Alger CEO: Why we stayed in Manhattan after 9/11

September 9, 2011: 10:06 AM ET

The CEO of a New York investment firm explains his decision to lease new space for its headquarters in Manhattan after dozens of employees were killed and its business almost wiped out on September 11, 2001.

By Dan Chung, CEO of Alger

Dan Chung

Dan Chung

FORTUNE – Like they are for most New Yorkers who were in Manhattan on 9/11, the events of that terrible day are indelibly engraved in my memory. I was out of the office at a research meeting when the news came that one, and then another, jumbo jet had crashed full-speed into the World Trade Center Towers.

Alger's headquarters, which housed our entire investment team, were on the 93rd floor of 1 World Trade Center. As the day unfolded and the enormity of what happened became clear, my greatest fears would be realized: 35 of my colleagues -- including our CEO, David Alger, and all but four members of the investment team -- were dead. I was a senior analyst for the technology sector, and I was the most senior surviving member of the investment organization.

The following Monday, and for the next six months, the 200 of us who were left worked out of Alger's disaster-recovery center -- a fitting metaphor -- in Morristown, N.J. Some in our industry predicted Alger, an asset management firm founded in 1964, would not survive as an independent company. However, Alger's greatest strength was, and is, its culture. What few outside of Alger understood is that our shock and grief over losing so many close friends and colleagues drove our determination to not only survive but to rebuild Alger stronger than it was before 9/11. We all believed it would be the best way to honor our lost co-workers, and it's something they would have wanted.

Soon after 9/11, several former employees returned, leaving their current employers because of the strong obligation they felt to help rebuild Alger. Existing employees redoubled their efforts and many of our clients chose to stay with us as a show of faith in Alger's investment philosophy and process.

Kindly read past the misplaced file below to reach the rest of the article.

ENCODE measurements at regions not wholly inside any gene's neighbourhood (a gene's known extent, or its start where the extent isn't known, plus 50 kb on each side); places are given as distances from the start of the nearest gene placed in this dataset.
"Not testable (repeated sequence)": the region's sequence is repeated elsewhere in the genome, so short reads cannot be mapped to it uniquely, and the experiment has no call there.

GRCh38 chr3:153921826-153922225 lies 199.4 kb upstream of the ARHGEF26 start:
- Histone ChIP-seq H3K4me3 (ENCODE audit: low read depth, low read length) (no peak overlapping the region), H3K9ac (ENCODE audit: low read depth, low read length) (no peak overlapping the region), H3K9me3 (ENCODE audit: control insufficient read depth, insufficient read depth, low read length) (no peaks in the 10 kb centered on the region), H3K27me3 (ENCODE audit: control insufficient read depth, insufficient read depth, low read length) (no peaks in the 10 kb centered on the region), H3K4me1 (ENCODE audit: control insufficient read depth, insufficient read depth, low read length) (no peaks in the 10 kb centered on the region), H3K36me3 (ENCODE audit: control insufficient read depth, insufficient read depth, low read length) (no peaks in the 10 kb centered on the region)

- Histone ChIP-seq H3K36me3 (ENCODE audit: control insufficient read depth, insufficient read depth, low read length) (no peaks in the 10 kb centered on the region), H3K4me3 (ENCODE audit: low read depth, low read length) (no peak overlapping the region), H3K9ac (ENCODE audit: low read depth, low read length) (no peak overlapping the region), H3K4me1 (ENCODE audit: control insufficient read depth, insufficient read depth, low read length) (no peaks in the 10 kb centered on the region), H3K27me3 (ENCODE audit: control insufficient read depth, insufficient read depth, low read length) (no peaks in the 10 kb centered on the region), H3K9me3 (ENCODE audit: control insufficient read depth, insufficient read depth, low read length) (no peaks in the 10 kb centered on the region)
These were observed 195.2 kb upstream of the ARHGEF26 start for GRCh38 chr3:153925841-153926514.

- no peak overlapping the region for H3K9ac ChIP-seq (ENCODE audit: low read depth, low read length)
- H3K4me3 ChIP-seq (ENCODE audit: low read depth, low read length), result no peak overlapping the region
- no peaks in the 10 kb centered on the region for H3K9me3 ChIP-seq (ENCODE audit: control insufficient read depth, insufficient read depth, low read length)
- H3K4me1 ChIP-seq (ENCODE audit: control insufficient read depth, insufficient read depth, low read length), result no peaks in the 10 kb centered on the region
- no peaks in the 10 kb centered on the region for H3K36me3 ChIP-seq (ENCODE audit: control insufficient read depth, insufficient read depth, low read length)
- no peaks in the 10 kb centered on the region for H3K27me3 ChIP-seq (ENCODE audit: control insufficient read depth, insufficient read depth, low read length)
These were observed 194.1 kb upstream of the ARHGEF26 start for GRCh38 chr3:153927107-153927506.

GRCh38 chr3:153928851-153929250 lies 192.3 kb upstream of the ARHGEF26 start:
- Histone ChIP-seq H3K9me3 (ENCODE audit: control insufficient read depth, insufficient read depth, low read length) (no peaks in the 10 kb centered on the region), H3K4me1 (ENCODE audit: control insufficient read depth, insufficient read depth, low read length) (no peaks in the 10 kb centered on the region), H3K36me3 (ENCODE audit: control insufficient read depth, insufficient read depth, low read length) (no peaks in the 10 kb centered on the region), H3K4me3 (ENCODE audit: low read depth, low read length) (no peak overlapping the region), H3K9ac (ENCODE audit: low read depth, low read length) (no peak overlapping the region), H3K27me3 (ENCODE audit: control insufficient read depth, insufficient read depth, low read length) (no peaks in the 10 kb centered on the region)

In March 2002, Alger moved back to Manhattan, a decision really made on that fateful day six months earlier. Alger was not willing to abandon New York City, which symbolizes so much of what makes this country great. In the end, my choice was easy and came down to three core beliefs:

History. Alger was founded in New York City in 1964. I did not want to turn our backs on the city that has been so good to us over the years. The idea that Alger would be forced out of its hometown by the acts of a handful of fanatics just didn't sit right with me. It was important that Alger remain in Manhattan to show our solidarity with, and appreciation of, all who suffered that day.

The American Dream. Millions of people dream of coming to America to build a better life. It is a story that has been replayed by generations of immigrants from all over the world.  It's a uniquely American story with New York City at its epicenter. In our industry, countless young people also dream of coming to New York to build careers on Wall Street. Many of them started at Alger, right out of school, with nothing but smarts, desire and a willingness to work hard for a chance at success. I wanted to preserve that - and not just for sentimental reasons. Ours is an extraordinarily competitive business that relies on attracting the best and brightest people. We needed to be here.

Honor. Staying in Manhattan honors the memory of our friends and colleagues we lost that day, but we also had a commitment to the Alger employees who survived. Many of them live in New York City, and if we had left, they would have had to find new jobs at a time when businesses in the city were still healing and not yet ready to think about adding staff.

So we leased space at 111 Fifth Ave., near Union Square, and Alger came home. Once in our new offices, we gradually rebuilt our organization and, more importantly, began to rebuild our culture. I have enormous gratitude for the employees who stayed during our most trying times, those who returned when they could have had stability at their current employers, and those who joined later to help us rebuild the firm.

Thanks to our clients and the hard work and dedication of our employees, we did not just survive, we thrived. Alger now manages more money than we did on 9/11. We have $17 billion in assets, compared with $15 billion on 9/11, and more than 130 employees.  Most importantly, our investment track record this decade is impressive with several strategies with industry leading performance records.  To accomplish this, while rebuilding Alger, shows the true spirit of not only our firm and those we lost, but the values of Americans everywhere and, especially, those for whom "New York" is a symbol of the American Dream.

Alger recently recommitted to New York City. We leased space for our new headquarters on Park Avenue South, near Madison Square Park, and will move in later this year. Our new offices will be larger, reflecting our growth and optimism for the future. I am confident that the next 10 years will bring Alger, New York City and the U.S. to even greater heights.

See Alger's tribute to its lost colleagues here.

 

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